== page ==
Here’s a curated list of learning resources I usually recommend for self-studying the domain of Computer Graphics.

Learning graphics concepts isn’t the same as learning a rendering library; the latter is usually not very beneficial since a new library eventually replaces/takes over. Strive to learn the theory behind the domain, not the tools or their idiosyncrasies. Once you internalize the basic ideas, try doing some CG projects with increasing hardness.

I’ve mostly centred the resources around OpenGL and not other libraries since they’re not cross-platform. Starting with OpenGL, instead of Vulkan, is better to learn graphics programming. Another article also admonitions not to start with Vulkan or D3D 12 and instead go with OpenGL or D3D 11.

Tutorials / eBooks

  • Learn OpenGL is a very clear and extensive OpenGL tutorial series on various topics ranging from basics to advanced levels. Its categorization and illustrations are very good too. Highly recommended for beginners.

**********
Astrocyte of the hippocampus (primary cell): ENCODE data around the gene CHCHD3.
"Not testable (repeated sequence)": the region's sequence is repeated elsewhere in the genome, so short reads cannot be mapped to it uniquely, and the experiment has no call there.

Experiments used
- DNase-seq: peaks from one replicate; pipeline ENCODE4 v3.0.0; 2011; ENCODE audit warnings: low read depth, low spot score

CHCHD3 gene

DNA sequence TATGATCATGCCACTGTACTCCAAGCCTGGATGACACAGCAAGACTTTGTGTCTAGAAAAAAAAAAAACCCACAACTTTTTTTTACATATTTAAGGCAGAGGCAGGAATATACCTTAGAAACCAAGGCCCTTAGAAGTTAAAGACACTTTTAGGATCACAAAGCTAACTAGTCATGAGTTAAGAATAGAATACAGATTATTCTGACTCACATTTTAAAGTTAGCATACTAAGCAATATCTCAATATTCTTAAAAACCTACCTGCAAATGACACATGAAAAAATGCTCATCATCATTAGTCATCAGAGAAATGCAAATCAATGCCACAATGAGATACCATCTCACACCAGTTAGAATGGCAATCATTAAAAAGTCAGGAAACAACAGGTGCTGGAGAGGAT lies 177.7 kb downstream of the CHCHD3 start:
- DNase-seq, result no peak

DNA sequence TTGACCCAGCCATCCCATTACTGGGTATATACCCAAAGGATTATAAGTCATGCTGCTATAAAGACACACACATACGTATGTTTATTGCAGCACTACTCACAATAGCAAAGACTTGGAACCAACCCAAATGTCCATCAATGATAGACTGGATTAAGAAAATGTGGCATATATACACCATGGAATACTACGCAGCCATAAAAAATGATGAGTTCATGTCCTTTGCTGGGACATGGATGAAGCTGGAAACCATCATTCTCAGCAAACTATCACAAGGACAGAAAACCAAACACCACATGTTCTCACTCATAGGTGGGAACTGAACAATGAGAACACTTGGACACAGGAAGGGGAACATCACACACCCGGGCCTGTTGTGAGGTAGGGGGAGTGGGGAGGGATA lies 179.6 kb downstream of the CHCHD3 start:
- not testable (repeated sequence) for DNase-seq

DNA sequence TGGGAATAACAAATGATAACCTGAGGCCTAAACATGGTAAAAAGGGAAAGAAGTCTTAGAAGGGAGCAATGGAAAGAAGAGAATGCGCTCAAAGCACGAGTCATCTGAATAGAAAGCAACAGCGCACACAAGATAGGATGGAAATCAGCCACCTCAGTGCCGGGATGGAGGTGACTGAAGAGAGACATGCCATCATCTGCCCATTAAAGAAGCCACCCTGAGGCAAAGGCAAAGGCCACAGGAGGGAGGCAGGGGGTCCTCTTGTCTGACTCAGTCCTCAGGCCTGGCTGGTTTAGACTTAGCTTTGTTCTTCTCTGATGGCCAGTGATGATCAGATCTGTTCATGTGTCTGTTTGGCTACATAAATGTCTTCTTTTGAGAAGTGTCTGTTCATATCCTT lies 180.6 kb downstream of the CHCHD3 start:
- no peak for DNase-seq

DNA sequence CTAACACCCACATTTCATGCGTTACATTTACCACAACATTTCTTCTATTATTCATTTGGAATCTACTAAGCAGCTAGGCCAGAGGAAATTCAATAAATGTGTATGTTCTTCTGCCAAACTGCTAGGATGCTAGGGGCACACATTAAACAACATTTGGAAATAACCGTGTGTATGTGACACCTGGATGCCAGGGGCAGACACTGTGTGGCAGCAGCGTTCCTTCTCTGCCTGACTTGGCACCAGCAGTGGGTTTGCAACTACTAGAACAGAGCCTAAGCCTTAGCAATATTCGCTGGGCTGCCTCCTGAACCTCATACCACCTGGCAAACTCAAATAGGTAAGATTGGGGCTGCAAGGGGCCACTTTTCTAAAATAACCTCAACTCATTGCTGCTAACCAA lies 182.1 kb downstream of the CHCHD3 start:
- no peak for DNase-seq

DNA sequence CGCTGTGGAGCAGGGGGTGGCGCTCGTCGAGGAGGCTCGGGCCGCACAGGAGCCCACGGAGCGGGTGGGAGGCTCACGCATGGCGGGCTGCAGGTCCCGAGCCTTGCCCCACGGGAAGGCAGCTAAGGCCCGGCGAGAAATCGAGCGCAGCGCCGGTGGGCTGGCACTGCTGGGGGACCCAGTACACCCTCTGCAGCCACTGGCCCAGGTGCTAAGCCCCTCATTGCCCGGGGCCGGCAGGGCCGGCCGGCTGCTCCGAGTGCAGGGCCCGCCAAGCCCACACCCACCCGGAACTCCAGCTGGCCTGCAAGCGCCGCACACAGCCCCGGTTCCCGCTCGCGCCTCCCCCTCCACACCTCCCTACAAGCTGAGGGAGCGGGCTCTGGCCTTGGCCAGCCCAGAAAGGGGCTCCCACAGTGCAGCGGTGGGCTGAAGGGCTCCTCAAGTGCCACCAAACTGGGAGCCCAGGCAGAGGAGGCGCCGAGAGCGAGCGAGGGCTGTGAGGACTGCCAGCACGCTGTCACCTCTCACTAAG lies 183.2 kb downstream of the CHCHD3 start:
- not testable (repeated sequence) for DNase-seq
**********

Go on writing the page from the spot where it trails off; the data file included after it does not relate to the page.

• Learning Modern 3D Graphics Programming is probably the most extensive free, well-maintained online/offline (download-able for desktop, tablet and even kindle) book on modern OpenGL programming.
  • OpenGL-Tutorial is also modern and good, but isn’t that extensive/detailed as compared to the former; although perspective projections are explained with diagrams extremely well here.
  • OGLdev has close to 40 tutorials on modern OpenGL with nice explanations and rendered outputs.
  • Lighthouse 3D has tutorials for most of CG ~ math, Open GL, GLSL, GLUT, writing your own light weight library for game development.
  • An Intro to Modern OpenGL is short and sweet; it’s good to understand the rendering pipeline more clearly; once again because it’s very illustrative. For more in-depth understanding, read A trip through the Graphics Pipeline.
  • OpenGL on WikiBooks has lot of hands-on tutorials which seem to be good too.


To be proficient in computer graphics or even to understand the basics, a decent amount of mathematical concepts needs to be grasped; it requires one to be comfortable in using trigonometry and linear algebra. For this I recommend